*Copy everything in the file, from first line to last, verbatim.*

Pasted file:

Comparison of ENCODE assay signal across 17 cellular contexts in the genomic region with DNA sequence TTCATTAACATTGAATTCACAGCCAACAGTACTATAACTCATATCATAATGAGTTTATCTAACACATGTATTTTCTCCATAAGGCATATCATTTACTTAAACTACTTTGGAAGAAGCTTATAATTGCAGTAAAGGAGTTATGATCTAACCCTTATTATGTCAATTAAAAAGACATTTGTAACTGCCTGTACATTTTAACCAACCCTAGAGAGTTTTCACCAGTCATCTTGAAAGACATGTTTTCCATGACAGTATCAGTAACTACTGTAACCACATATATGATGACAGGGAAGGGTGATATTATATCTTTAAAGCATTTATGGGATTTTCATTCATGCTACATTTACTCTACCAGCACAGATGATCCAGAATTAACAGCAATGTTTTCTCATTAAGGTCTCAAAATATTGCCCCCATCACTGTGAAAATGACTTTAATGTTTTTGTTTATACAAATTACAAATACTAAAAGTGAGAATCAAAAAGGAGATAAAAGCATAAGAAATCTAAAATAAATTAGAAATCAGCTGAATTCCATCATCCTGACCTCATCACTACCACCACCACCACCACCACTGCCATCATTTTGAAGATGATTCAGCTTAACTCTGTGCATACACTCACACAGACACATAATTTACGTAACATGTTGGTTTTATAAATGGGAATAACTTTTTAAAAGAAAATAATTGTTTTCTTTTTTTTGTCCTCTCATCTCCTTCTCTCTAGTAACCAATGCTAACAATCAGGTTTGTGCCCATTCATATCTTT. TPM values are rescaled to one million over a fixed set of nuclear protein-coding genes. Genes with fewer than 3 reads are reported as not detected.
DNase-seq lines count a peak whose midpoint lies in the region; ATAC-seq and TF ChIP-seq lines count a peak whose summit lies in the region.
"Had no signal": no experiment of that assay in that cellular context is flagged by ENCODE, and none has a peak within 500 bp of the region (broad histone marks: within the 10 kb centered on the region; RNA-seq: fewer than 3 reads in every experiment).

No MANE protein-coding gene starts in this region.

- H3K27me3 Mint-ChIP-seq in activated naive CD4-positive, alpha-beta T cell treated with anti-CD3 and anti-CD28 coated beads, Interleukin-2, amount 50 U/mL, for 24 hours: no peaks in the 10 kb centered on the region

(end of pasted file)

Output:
Comparison of ENCODE assay signal across 17 cellular contexts in the genomic region with DNA sequence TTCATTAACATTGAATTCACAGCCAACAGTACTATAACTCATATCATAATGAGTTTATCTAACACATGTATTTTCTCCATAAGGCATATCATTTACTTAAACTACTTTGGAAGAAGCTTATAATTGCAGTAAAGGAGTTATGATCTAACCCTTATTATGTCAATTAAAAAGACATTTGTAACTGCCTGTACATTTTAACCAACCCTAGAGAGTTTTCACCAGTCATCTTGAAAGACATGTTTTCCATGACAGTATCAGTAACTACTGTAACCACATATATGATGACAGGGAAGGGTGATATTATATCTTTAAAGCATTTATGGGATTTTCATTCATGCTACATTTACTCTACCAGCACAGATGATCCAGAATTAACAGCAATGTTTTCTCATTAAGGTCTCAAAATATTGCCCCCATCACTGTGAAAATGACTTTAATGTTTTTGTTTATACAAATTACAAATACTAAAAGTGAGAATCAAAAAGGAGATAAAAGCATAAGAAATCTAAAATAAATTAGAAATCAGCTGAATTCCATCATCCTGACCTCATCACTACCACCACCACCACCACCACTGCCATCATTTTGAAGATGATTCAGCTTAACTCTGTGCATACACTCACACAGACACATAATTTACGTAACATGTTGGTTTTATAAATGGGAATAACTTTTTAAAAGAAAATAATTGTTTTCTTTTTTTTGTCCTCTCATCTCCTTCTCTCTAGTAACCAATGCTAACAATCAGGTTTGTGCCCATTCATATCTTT. TPM values are rescaled to one million over a fixed set of nuclear protein-coding genes. Genes with fewer than 3 reads are reported as not detected.
DNase-seq lines count a peak whose midpoint lies in the region; ATAC-seq and TF ChIP-seq lines count a peak whose summit lies in the region.
"Had no signal": no experiment of that assay in that cellular context is flagged by ENCODE, and none has a peak within 500 bp of the region (broad histone marks: within the 10 kb centered on the region; RNA-seq: fewer than 3 reads in every experiment).

No MANE protein-coding gene starts in this region.

- H3K27me3 Mint-ChIP-seq in activated naive CD4-positive, alpha-beta T cell treated with anti-CD3 and anti-CD28 coated beads, Interleukin-2, amount 50 U/mL, for 24 hours: no peaks in the 10 kb centered on the region